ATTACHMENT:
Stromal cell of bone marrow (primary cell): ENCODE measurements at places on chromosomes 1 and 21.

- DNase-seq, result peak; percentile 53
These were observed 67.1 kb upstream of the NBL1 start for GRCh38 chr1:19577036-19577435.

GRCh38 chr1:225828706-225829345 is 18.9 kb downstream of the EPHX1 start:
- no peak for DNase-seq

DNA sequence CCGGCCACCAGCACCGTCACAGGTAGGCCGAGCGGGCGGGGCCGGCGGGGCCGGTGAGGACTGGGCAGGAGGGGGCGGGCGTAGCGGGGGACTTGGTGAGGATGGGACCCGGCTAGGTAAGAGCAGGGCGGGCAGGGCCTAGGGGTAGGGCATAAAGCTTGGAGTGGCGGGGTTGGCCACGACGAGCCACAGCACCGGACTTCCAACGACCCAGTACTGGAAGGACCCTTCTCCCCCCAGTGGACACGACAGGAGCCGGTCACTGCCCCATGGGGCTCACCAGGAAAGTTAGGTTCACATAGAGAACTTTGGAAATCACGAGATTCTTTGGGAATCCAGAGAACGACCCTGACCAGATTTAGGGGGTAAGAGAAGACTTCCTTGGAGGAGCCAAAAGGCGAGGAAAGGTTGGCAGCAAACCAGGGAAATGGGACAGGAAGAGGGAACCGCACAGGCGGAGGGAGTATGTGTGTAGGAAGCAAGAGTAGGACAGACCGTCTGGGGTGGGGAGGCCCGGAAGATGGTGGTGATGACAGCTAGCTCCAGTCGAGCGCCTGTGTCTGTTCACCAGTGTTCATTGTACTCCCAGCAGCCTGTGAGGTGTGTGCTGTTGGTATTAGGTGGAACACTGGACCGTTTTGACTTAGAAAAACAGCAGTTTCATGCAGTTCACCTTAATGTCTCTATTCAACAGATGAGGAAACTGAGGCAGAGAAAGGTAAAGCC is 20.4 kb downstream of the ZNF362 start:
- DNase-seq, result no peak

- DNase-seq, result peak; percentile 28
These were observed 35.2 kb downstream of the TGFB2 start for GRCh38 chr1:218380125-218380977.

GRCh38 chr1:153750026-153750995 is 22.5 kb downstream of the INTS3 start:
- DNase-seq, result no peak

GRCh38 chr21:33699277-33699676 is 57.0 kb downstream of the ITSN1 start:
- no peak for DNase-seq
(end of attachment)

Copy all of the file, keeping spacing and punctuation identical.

Stromal cell of bone marrow (primary cell): ENCODE measurements at places on chromosomes 1 and 21.

- DNase-seq, result peak; percentile 53
These were observed 67.1 kb upstream of the NBL1 start for GRCh38 chr1:19577036-19577435.

GRCh38 chr1:225828706-225829345 is 18.9 kb downstream of the EPHX1 start:
- no peak for DNase-seq

DNA sequence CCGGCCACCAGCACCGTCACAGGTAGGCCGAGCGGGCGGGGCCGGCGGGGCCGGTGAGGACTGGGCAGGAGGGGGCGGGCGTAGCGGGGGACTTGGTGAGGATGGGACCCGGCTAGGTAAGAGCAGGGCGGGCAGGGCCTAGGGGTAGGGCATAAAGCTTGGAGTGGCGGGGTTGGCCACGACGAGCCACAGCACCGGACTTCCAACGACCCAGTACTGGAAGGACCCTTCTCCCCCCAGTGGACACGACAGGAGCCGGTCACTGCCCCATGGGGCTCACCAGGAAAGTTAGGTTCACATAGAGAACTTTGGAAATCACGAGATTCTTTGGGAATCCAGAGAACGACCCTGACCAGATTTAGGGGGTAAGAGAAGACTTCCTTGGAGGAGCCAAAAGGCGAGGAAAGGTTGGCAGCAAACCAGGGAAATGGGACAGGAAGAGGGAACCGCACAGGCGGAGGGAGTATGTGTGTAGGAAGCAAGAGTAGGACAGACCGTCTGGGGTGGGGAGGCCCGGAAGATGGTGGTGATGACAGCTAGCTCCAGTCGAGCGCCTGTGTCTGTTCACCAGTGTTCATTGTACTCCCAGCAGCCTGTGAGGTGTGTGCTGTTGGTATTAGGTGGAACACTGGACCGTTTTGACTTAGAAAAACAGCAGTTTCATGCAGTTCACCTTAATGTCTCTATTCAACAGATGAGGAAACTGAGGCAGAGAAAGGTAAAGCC is 20.4 kb downstream of the ZNF362 start:
- DNase-seq, result no peak

- DNase-seq, result peak; percentile 28
These were observed 35.2 kb downstream of the TGFB2 start for GRCh38 chr1:218380125-218380977.

GRCh38 chr1:153750026-153750995 is 22.5 kb downstream of the INTS3 start:
- DNase-seq, result no peak

GRCh38 chr21:33699277-33699676 is 57.0 kb downstream of the ITSN1 start:
- no peak for DNase-seq